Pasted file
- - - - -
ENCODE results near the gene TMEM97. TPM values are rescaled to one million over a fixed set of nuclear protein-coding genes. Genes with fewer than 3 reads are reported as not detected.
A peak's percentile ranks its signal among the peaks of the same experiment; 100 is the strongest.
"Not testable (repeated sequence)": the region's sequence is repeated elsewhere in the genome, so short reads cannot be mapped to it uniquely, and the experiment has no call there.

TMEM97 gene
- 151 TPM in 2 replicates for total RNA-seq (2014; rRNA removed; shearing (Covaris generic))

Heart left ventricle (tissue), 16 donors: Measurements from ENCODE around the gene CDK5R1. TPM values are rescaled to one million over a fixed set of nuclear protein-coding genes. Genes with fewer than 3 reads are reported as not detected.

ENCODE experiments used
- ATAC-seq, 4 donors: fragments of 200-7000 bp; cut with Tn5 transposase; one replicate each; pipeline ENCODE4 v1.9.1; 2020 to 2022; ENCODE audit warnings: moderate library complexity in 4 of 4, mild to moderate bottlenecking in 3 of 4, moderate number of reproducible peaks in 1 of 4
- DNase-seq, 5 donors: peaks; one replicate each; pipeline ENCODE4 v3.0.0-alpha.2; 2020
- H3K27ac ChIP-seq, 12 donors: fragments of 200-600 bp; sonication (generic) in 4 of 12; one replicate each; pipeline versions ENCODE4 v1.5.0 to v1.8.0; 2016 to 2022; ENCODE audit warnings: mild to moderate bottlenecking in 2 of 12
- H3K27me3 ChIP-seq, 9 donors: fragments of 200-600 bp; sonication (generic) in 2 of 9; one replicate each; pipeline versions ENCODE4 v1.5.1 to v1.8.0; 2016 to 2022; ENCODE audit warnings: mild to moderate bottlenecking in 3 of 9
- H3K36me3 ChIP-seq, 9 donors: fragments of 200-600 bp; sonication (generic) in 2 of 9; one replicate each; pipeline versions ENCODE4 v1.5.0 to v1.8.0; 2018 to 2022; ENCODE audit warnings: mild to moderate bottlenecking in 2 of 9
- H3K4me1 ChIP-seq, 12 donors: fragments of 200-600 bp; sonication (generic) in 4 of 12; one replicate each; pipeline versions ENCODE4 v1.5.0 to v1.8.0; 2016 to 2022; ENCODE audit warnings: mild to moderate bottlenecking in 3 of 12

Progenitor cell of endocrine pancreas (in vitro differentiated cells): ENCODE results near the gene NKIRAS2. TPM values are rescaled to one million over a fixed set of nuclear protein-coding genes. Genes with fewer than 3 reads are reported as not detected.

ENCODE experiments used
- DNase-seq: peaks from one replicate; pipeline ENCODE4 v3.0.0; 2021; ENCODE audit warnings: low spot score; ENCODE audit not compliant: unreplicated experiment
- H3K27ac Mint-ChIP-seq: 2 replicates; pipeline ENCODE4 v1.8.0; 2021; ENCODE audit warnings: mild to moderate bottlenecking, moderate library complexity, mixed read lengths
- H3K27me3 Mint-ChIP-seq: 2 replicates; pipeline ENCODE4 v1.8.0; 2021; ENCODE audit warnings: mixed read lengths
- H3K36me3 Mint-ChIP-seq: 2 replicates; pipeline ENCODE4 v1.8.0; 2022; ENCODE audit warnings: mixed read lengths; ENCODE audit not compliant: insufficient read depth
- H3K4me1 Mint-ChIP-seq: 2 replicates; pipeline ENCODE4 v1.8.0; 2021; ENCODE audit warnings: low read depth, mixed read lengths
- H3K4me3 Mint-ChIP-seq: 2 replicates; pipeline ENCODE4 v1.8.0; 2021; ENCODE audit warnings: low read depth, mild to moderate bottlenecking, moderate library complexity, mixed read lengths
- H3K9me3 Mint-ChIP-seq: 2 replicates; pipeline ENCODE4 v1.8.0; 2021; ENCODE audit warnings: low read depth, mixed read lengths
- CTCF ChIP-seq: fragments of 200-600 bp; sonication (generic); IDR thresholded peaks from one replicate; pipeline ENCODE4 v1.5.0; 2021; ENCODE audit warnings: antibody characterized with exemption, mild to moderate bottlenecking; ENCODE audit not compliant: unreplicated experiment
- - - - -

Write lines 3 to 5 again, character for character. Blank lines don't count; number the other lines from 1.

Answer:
"Not testable (repeated sequence)": the region's sequence is repeated elsewhere in the genome, so short reads cannot be mapped to it uniquely, and the experiment has no call there.

TMEM97 gene
- 151 TPM in 2 replicates for total RNA-seq (2014; rRNA removed; shearing (Covaris generic))